- Truly Hard Seltzer is taking over the Times Square billboard to celebrate the 50th anniversary of the New York City Pride March, which has been canceled this year due to the pandemic, the company shared with Marketing Dive via press release.
- Fans are encouraged to submit photos of how they are celebrating Pride month with Truly on social media with the hashtag #TrulyPride to be considered for inclusion on the billboard. The campaign includes a content series in which Truly will share 16 stories — one for each of its flavors — throughout June.
- The Boston Beer Company seltzer is teaming up with nonprofit GLAAD and donating $100,000 to the organization to support ongoing initiatives. Together, they will present the “Truly Proud” content series to address workplace discrimination.
The NYC Pride March is an institution in the city and is usually a large platform for brands to show their inclusivity and support of the LGBTQ community.
Brands are looking for ways to connect with consumers around the significant milestone of the parade’s 50th year and not let coronavirus-related cancelations put a damper on the meaning of the celebration. Truly’s social media and out-of-home (OOH) integration offers a chance for people to tell their stories and connect about their experiences in a public forum, which may also help the seltzer brand position itself as supportive of many consumers’ social values.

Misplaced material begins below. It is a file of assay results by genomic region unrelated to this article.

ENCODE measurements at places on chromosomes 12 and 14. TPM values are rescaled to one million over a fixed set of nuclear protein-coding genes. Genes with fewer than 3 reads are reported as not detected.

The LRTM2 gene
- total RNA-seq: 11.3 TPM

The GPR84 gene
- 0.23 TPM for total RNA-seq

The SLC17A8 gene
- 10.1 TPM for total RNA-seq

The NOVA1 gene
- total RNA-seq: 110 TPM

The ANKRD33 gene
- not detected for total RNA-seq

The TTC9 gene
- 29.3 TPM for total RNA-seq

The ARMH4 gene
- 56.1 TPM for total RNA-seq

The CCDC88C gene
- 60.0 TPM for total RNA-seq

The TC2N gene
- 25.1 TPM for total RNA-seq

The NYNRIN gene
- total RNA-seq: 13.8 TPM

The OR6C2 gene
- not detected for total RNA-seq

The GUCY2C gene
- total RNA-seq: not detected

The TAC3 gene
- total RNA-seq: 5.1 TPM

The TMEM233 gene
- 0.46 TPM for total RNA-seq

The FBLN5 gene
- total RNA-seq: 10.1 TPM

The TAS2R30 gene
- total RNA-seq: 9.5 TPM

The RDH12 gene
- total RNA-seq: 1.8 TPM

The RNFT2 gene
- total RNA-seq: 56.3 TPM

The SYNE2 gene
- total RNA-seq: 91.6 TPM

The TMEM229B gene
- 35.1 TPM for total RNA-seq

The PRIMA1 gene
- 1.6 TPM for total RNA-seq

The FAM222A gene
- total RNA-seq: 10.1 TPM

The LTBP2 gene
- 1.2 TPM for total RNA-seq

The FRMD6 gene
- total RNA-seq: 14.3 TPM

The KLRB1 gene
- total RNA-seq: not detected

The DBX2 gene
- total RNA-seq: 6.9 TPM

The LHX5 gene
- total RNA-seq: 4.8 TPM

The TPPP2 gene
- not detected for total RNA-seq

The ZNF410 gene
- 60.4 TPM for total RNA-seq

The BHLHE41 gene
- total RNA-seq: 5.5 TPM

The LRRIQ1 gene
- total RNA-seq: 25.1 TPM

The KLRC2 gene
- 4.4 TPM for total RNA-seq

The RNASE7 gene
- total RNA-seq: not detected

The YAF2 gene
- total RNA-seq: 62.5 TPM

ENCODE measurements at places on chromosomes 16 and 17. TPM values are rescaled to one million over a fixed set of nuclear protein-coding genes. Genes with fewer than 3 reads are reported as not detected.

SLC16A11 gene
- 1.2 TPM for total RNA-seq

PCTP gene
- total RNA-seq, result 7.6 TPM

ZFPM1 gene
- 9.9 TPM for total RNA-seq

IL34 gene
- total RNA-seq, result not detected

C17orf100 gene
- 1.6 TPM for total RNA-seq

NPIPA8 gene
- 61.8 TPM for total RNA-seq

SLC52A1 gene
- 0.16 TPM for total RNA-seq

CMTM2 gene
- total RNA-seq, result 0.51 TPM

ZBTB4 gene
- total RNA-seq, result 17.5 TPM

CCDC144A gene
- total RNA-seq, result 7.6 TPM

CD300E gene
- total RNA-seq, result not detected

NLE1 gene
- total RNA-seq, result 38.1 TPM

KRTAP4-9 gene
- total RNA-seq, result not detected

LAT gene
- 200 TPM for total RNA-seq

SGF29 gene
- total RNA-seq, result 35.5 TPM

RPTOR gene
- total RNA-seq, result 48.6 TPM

Even as most are still following stay-at-home orders in New York, people are allowed out to take walks and visit Times Square. This campaign has an opportunity to be highly visible and shared again on social media by passersby who see the billboard. Meanwhile, Truly’s partnership with GLAAD demonstrates the brand taking real action to support a nonprofit and the community instead of simply depicting LGBTQ stories in its marketing.
Without a parade, many brands this year are scrambling to figure out how to honor Pride Month. NYX Professional Makeup plans to host the first virtual Pride march on Instagram. The march is part of the L’Oréal-owned brand’s “Proud Allies for All” initiative to educate people about supporting the LGBT community.
However, when brands fly the rainbow flag of support, they must tread carefully as to not be perceived as using this as a marketing ploy. A YouGov study from last year found that 46% of consumers said that seeing an ad with an LGBTQ-friendly message wouldn’t make them more or less likely to purchase a product. At the same time, representation of LGBTQ people in media, including advertising, plays a significant role in growing acceptance among non-LGBTQ consumers, according to a recent study by GLAAD that was published by P&G.